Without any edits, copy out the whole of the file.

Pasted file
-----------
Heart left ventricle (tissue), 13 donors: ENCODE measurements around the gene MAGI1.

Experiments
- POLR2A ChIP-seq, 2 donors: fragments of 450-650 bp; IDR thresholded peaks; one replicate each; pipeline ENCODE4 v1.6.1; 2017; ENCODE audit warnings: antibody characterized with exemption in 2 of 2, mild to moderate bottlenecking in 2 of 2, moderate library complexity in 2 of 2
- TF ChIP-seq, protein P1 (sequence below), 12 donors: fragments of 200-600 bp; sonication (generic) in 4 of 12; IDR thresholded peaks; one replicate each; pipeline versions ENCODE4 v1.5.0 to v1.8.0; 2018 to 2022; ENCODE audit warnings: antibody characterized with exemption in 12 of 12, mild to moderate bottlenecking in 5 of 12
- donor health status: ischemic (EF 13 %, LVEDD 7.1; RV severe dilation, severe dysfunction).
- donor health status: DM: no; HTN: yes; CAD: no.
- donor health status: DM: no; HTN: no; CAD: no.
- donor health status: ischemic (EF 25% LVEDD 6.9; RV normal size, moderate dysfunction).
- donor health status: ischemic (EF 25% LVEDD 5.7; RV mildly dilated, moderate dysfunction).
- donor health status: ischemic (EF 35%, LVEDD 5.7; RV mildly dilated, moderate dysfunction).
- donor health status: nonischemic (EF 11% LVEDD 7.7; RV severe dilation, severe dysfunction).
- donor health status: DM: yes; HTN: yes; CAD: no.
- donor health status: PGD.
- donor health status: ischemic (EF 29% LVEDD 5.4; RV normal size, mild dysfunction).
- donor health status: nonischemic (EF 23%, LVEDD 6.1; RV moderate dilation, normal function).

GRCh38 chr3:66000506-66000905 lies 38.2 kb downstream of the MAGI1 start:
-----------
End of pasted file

Heart left ventricle (tissue), 13 donors: ENCODE measurements around the gene MAGI1.

Experiments
- POLR2A ChIP-seq, 2 donors: fragments of 450-650 bp; IDR thresholded peaks; one replicate each; pipeline ENCODE4 v1.6.1; 2017; ENCODE audit warnings: antibody characterized with exemption in 2 of 2, mild to moderate bottlenecking in 2 of 2, moderate library complexity in 2 of 2
- TF ChIP-seq, protein P1 (sequence below), 12 donors: fragments of 200-600 bp; sonication (generic) in 4 of 12; IDR thresholded peaks; one replicate each; pipeline versions ENCODE4 v1.5.0 to v1.8.0; 2018 to 2022; ENCODE audit warnings: antibody characterized with exemption in 12 of 12, mild to moderate bottlenecking in 5 of 12
- donor health status: ischemic (EF 13 %, LVEDD 7.1; RV severe dilation, severe dysfunction).
- donor health status: DM: no; HTN: yes; CAD: no.
- donor health status: DM: no; HTN: no; CAD: no.
- donor health status: ischemic (EF 25% LVEDD 6.9; RV normal size, moderate dysfunction).
- donor health status: ischemic (EF 25% LVEDD 5.7; RV mildly dilated, moderate dysfunction).
- donor health status: ischemic (EF 35%, LVEDD 5.7; RV mildly dilated, moderate dysfunction).
- donor health status: nonischemic (EF 11% LVEDD 7.7; RV severe dilation, severe dysfunction).
- donor health status: DM: yes; HTN: yes; CAD: no.
- donor health status: PGD.
- donor health status: ischemic (EF 29% LVEDD 5.4; RV normal size, mild dysfunction).
- donor health status: nonischemic (EF 23%, LVEDD 6.1; RV moderate dilation, normal function).

GRCh38 chr3:66000506-66000905 lies 38.2 kb downstream of the MAGI1 start: